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Anyone who ever had chickenpox can develop shingles — a painful rash that is caused by a reactivation of the virus that causes chickenpox. About one-third of Americans will develop shingles in their lifetime, according to the U.S. Centers for Disease Control and Prevention.
The new study, of over 200,000 U.S. adults, found that those who'd suffered a bout of shingles were up to 38% more likely to suffer a stroke in the next 12 years, versus those who'd remained shingles-free. Meanwhile, their risk of heart disease, which includes heart attack, was up to 25% higher.
But it is biologically plausible, according to the researchers: The reactivated virus can get into the blood vessels, causing inflammation, and that could contribute to cardiovascular "events" like heart attack and stroke.
Some past studies have found that cardiovascular risks can rise after shingles, but they have looked at the short term.
It hasn't been clear how long that risk persists, said Dr. Sharon Curhan, the lead researcher on the new study.
"Our findings demonstrate that shingles is associated with a significantly higher long-term risk of a major cardiovascular event, and the elevated risk may persist for 12 years or more after having shingles," said Curhan, of Brigham and Women's Hospital, in Boston.
That's an important finding, said Dr. Elisabeth Cohen, an ophthalmologist and professor at NYU Grossman School of Medicine, in New York City.
"What they're showing is the short-term risk doesn't just go away," said Cohen, who studies shingles-related eye disease.
While shingles is very common, it is not taken as seriously as it should be, according to Cohen.
It all starts with the chickenpox virus, called varicella zoster. Once a person contracts that virus — as nearly every American born before 1980 has — it remains dormant in the body, hiding out in the nerves.
Generally, the immune system keeps the virus in check. But when a person's immune function weakens — due to age, illness or medications, for instance — the varicella zoster virus can reactivate, causing shingles.
In some cases, shingles affects the area around the eye — a condition called herpes zoster ophthalmicus — which can lead to serious problems like ulcers on the cornea and lasting vision loss. Meanwhile, between 10% and 18% of people with shingles develop postherpetic neuralgia (PHN), nerve pain that can last for months to years after the skin rash recedes.
Shingles eye disease, Cohen said, is linked to a greater risk of stroke in the short term, compared with milder shingles.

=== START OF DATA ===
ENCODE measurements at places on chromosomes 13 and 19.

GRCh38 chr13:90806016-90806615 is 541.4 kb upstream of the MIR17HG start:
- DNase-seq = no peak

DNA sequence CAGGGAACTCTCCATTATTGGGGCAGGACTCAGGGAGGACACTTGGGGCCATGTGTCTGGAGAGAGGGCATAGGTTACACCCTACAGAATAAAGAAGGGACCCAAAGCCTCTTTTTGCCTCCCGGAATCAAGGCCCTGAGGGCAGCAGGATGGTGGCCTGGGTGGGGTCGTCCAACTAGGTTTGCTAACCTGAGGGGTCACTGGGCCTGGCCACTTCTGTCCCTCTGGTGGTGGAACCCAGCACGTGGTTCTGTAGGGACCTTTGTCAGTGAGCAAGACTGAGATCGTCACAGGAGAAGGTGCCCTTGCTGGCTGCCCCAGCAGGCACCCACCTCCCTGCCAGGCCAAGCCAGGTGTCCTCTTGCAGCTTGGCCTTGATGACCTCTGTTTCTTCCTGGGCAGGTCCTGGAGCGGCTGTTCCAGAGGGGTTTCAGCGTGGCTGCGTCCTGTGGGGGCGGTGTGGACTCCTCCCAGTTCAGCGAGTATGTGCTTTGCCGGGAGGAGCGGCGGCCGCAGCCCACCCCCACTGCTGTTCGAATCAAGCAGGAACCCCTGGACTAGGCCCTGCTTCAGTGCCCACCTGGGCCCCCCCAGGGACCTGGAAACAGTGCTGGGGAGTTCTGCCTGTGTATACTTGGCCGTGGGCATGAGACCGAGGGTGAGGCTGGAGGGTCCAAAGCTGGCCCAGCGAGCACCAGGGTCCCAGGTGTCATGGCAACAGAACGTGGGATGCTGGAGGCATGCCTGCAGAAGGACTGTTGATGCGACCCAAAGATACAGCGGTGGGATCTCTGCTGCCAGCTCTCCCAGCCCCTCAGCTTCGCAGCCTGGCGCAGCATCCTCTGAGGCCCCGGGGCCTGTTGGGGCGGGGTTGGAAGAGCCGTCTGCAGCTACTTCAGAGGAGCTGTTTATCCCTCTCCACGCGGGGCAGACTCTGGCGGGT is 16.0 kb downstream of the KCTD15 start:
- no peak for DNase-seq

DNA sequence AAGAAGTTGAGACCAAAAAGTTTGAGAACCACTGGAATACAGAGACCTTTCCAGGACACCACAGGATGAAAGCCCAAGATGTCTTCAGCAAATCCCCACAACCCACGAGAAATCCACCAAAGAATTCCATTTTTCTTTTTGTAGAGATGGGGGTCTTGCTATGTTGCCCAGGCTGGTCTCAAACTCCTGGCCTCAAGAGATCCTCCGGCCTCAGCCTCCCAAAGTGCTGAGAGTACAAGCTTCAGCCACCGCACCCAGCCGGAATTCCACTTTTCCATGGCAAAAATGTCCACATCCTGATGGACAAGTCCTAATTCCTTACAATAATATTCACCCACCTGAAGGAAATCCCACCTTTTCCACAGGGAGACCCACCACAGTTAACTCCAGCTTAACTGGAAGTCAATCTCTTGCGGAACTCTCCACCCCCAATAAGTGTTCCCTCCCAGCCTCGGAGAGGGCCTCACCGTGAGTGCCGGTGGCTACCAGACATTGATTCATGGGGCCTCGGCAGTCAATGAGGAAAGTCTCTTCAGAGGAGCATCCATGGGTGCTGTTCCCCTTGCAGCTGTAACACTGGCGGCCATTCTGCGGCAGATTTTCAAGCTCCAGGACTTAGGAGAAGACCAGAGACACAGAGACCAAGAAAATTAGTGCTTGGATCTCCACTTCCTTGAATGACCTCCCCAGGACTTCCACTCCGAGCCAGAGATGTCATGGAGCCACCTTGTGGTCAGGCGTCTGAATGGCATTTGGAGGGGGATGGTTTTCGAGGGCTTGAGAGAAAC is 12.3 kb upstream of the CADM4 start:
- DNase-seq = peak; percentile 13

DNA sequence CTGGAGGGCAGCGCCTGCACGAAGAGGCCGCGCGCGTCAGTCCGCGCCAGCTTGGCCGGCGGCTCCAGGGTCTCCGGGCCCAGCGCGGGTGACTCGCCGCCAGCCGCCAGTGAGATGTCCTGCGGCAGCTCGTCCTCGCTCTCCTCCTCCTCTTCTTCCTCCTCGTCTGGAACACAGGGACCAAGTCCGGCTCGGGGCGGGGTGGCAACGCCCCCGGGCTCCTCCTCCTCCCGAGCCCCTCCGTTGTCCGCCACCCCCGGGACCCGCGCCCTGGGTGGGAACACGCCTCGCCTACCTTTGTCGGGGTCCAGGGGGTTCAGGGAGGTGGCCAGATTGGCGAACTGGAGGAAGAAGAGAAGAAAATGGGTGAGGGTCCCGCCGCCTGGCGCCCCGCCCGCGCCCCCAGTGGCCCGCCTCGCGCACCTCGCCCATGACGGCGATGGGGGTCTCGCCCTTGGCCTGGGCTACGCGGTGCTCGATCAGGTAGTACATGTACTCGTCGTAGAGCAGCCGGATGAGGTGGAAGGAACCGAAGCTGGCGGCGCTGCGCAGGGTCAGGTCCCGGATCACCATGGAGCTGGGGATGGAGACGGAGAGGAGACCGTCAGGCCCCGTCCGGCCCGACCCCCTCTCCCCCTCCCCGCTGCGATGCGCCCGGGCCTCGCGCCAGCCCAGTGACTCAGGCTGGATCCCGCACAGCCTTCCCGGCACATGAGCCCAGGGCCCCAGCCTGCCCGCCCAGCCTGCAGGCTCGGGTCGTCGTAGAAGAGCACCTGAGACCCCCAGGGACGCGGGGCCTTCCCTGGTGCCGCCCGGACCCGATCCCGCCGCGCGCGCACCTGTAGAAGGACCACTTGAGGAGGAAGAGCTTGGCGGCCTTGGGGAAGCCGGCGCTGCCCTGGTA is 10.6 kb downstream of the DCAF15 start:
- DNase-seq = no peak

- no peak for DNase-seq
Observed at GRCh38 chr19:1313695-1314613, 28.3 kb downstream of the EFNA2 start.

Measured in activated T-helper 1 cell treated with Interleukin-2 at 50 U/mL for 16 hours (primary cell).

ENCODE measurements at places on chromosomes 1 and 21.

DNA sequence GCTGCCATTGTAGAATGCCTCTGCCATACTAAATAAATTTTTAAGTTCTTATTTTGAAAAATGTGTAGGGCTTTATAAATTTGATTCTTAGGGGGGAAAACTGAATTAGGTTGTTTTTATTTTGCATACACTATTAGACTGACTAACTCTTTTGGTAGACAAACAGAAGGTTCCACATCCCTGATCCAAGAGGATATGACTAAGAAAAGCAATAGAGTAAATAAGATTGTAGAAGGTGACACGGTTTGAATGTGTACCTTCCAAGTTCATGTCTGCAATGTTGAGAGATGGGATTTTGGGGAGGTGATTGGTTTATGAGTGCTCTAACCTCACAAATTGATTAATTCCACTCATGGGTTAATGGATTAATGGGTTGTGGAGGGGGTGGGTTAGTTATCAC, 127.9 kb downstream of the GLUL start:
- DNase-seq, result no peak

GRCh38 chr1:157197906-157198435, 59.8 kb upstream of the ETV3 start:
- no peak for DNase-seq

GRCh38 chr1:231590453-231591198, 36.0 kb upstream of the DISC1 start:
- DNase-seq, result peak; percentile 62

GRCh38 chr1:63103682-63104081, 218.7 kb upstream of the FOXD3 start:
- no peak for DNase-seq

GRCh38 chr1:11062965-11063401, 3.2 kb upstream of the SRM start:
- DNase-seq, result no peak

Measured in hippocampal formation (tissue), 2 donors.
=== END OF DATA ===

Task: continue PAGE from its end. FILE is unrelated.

The latest study looked at shingles as a whole. Curhan said it's not clear whether shingles complications, like PHN and eye disease, are tied to greater increases in the risks of heart disease and stroke in the long term.
Through much of the study period, there was no shingles vaccine.
The good news is there is now a highly effective one available, both doctors said.
"Shingles vaccination could provide a valuable opportunity to reduce the burden of shingles, and also possibly reduce the risk of cardiovascular complications," Curhan said.
The CDC recommends that adults age 50 and older get two doses of the shingles vaccine, called Shingrix. It's also recommended for people age 19 and up who have weakened immune systems due to disease or medical treatments.
The vaccine is over 90% effective at preventing shingles and PHN in healthy adults, with immunity remaining strong for at least seven years, the CDC says. It's somewhat less effective for people with weakened immunity.
Overall, people with a history of shingles were up to 38% more likely to suffer a stroke, with the risk being greatest five to eight years post-shingles. Similarly, their risk of heart disease was up to 25% higher, peaking at nine to 12 years after their shingles episode.
Anyone unlucky enough to have had shingles can, unfortunately, get it again, Cohen pointed out. So those people should be vaccinated when eligible, too.
"Most of us who've had shingles — and I'm one of them — never want to get it again," Cohen said.
The U.S. Centers for Disease Control and Prevention has more on shingles.
SOURCES: Sharon Curhan, MD, ScM, physician and epidemiologist, Brigham and Women's Hospital, Harvard Medical School, Boston; Elisabeth Cohen, MD, professor, ophthalmology, NYU Grossman School of Medicine, New York City; Journal of the American Heart Association, Nov. 16, 2022, online
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